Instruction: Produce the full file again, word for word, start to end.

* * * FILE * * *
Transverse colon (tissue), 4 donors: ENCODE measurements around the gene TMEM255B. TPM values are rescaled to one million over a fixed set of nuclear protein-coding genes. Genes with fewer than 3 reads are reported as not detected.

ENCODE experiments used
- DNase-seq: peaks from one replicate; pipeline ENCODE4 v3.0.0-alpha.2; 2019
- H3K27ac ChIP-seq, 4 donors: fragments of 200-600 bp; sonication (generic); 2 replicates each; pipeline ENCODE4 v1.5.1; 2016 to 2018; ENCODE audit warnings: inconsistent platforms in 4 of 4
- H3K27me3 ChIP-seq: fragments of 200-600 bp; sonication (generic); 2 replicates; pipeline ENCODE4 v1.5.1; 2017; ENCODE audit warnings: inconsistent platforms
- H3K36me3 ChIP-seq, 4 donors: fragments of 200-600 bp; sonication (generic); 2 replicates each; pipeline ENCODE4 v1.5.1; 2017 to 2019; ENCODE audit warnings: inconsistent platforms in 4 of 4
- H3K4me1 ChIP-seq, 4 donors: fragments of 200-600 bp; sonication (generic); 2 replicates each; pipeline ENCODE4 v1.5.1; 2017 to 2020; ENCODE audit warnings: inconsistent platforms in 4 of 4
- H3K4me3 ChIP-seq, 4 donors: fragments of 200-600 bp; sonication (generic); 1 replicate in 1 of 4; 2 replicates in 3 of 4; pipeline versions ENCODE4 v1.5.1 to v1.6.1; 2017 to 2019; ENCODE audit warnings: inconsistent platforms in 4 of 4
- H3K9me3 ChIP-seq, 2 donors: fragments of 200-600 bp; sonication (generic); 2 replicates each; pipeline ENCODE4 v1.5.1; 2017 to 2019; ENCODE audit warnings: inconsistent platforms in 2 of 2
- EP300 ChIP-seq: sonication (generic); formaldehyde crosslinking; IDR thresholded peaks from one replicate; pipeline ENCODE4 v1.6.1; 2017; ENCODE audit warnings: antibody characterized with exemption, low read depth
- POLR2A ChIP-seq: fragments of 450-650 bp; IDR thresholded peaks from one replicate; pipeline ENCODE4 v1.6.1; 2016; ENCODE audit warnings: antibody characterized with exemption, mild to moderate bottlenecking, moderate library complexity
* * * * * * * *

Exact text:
Transverse colon (tissue), 4 donors: ENCODE measurements around the gene TMEM255B. TPM values are rescaled to one million over a fixed set of nuclear protein-coding genes. Genes with fewer than 3 reads are reported as not detected.

ENCODE experiments used
- DNase-seq: peaks from one replicate; pipeline ENCODE4 v3.0.0-alpha.2; 2019
- H3K27ac ChIP-seq, 4 donors: fragments of 200-600 bp; sonication (generic); 2 replicates each; pipeline ENCODE4 v1.5.1; 2016 to 2018; ENCODE audit warnings: inconsistent platforms in 4 of 4
- H3K27me3 ChIP-seq: fragments of 200-600 bp; sonication (generic); 2 replicates; pipeline ENCODE4 v1.5.1; 2017; ENCODE audit warnings: inconsistent platforms
- H3K36me3 ChIP-seq, 4 donors: fragments of 200-600 bp; sonication (generic); 2 replicates each; pipeline ENCODE4 v1.5.1; 2017 to 2019; ENCODE audit warnings: inconsistent platforms in 4 of 4
- H3K4me1 ChIP-seq, 4 donors: fragments of 200-600 bp; sonication (generic); 2 replicates each; pipeline ENCODE4 v1.5.1; 2017 to 2020; ENCODE audit warnings: inconsistent platforms in 4 of 4
- H3K4me3 ChIP-seq, 4 donors: fragments of 200-600 bp; sonication (generic); 1 replicate in 1 of 4; 2 replicates in 3 of 4; pipeline versions ENCODE4 v1.5.1 to v1.6.1; 2017 to 2019; ENCODE audit warnings: inconsistent platforms in 4 of 4
- H3K9me3 ChIP-seq, 2 donors: fragments of 200-600 bp; sonication (generic); 2 replicates each; pipeline ENCODE4 v1.5.1; 2017 to 2019; ENCODE audit warnings: inconsistent platforms in 2 of 2
- EP300 ChIP-seq: sonication (generic); formaldehyde crosslinking; IDR thresholded peaks from one replicate; pipeline ENCODE4 v1.6.1; 2017; ENCODE audit warnings: antibody characterized with exemption, low read depth
- POLR2A ChIP-seq: fragments of 450-650 bp; IDR thresholded peaks from one replicate; pipeline ENCODE4 v1.6.1; 2016; ENCODE audit warnings: antibody characterized with exemption, mild to moderate bottlenecking, moderate library complexity